It’s hard to imagine what the Oval would be like without Thompson Library towering over its west end, but if the University’s first full-time librarian had had her way, the campus’ main library would have been located away from its apex, near where the Faculty Club now stands. Fortunately, former OSU President James Canfield convinced her otherwise:
“I was much interested in what Mr. Reeder told me of the proposed library building and in what you write about it: but you must not let it go off campus,” he wrote in a 1908 letter to Olive Branch Jones when he was Librarian of Columbia University. During his 1895-1899 tenure as OSU President, he had proposed putting the library in its current position, since it would be the heart of the University and deserved a central location.
The Board of Trustees agreed with him, and in 1913 what was then known as the “New Library” opened. It cost $314,515 to build. To get the heavy stone and other construction materials to the site, the construction company used a railroad spur, which had been built in 1909 from the Hocking Valley Railway to the University’s power plant. It was used to transport coal and other materials to the power plant, first at Brown Hall and later at the McCracken Power Plant. It ran down the middle of what is now Woody Hayes Drive from Olentangy River Road.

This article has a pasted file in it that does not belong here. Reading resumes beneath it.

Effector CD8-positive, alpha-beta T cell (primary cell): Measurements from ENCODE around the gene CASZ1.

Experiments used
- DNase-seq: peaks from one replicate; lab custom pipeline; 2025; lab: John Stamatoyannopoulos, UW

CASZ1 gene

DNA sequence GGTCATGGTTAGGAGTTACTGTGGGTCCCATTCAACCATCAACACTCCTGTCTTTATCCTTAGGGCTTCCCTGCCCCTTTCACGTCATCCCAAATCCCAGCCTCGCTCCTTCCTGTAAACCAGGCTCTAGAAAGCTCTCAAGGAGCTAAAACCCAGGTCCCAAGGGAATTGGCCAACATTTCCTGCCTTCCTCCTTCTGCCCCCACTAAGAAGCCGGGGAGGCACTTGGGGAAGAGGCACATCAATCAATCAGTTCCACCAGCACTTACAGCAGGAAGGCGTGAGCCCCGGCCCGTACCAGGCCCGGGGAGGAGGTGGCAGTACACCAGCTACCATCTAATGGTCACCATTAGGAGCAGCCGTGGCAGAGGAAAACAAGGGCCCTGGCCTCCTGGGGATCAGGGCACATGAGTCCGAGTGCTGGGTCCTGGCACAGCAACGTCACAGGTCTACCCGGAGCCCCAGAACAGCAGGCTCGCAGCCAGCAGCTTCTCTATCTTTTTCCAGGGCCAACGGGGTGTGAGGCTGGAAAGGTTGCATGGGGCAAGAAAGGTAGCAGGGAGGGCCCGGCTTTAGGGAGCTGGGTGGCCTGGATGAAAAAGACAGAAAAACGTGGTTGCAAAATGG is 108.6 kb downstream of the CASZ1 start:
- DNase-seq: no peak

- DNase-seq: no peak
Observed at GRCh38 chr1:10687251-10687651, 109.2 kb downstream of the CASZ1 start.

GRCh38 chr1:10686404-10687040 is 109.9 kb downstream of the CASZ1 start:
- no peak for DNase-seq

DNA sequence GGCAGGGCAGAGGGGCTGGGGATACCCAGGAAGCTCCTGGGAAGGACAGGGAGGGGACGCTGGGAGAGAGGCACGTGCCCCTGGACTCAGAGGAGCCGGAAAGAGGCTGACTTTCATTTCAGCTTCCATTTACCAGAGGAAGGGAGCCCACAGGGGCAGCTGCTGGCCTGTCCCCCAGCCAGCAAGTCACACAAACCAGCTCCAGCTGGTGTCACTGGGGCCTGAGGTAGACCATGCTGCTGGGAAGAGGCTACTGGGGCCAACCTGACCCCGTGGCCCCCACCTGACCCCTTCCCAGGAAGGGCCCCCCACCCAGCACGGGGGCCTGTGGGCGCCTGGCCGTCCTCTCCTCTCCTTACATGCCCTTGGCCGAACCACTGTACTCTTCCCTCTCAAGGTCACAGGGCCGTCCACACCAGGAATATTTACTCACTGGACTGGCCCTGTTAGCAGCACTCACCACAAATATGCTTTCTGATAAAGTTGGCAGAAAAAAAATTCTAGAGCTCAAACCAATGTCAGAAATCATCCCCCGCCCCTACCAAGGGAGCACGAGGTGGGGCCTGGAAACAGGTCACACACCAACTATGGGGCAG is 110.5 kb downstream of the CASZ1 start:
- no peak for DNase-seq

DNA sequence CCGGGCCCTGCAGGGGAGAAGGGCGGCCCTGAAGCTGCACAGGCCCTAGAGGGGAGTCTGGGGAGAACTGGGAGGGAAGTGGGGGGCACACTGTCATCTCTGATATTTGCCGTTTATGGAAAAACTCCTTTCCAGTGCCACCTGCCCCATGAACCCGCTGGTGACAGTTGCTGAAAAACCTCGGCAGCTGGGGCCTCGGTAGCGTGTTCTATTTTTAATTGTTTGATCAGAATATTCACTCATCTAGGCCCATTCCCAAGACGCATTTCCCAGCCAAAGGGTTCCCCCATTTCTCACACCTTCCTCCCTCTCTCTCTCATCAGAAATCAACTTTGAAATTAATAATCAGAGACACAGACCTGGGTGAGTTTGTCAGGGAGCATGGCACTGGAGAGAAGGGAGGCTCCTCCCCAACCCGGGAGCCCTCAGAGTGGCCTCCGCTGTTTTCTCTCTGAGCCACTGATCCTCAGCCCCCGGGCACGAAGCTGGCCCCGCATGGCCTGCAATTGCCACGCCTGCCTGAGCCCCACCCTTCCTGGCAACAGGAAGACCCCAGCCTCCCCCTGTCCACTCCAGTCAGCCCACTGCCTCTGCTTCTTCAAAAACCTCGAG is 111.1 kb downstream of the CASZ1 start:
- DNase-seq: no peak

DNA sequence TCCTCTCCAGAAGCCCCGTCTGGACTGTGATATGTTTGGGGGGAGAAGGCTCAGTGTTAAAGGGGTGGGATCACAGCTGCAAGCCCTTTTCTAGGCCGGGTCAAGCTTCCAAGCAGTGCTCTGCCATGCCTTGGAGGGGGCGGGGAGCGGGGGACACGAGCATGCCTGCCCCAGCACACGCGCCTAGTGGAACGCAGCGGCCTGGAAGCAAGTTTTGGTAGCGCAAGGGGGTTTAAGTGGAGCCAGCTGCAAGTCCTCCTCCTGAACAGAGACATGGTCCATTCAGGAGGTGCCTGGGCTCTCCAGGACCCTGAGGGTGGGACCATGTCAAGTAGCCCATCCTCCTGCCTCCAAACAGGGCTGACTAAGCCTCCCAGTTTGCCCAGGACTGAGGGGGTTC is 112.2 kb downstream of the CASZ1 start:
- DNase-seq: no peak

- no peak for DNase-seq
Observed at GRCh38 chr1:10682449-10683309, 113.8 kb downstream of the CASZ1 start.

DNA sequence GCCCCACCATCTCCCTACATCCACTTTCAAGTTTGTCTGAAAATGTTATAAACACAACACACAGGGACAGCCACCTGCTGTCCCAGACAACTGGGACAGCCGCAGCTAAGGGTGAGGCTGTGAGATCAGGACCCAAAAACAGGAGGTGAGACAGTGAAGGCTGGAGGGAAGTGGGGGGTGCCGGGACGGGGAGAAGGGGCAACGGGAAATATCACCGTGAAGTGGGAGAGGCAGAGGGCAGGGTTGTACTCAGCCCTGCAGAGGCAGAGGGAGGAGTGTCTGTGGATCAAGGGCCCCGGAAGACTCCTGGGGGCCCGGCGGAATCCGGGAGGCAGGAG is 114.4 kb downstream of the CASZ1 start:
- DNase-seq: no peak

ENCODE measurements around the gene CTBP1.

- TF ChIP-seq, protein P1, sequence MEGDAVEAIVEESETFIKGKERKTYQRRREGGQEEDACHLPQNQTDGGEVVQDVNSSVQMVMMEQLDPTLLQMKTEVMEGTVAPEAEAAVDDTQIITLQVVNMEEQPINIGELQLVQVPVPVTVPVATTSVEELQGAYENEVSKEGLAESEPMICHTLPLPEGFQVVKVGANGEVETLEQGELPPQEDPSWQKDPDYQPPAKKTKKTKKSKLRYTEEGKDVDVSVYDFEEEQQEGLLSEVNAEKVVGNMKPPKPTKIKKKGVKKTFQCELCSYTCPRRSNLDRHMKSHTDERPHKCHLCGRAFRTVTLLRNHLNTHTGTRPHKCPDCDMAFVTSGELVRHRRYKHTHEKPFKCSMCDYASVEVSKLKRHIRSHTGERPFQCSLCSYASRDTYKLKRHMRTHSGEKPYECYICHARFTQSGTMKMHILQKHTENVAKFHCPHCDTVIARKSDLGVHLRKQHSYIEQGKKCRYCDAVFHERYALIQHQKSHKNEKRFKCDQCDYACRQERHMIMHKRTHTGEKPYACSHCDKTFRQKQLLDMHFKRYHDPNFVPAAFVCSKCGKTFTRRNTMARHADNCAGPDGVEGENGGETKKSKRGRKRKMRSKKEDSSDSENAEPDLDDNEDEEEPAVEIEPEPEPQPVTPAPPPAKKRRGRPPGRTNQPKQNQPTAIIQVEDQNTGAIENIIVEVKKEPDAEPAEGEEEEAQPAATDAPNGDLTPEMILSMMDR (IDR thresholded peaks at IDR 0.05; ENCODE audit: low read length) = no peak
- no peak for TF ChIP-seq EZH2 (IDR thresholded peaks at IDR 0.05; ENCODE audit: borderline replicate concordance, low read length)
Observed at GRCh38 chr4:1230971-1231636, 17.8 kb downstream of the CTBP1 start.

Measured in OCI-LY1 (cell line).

(Today, a median filled with flower beds occupies the space taken by the tracks, which also were used to transport passenger cars for football games, particularly OSU vs. Michigan. The last vestiges of the railroad disappeared in 1970 when the power plant transitioned to natural gas from coal, and the spur was removed as part of the 315 highway construction project, which had originally been the path of the main railroad.)
Before the “New Library” opened – on Jan. 6, 1913 – an ambulance from the Department of Animal Husbandry was used to move about 100,000 books to Thompson from Orton Library, which served up until that point as the main library. When it opened, the library had only three floors, two elevators, and no electric lighting. It was officially named the William Oxley Thompson Memorial Library, in honor of the fifth president of the university, in 1951, when its 11-story stacks were built. The Thompson Library now contains roughly 6 million volumes.
Filed by C.N.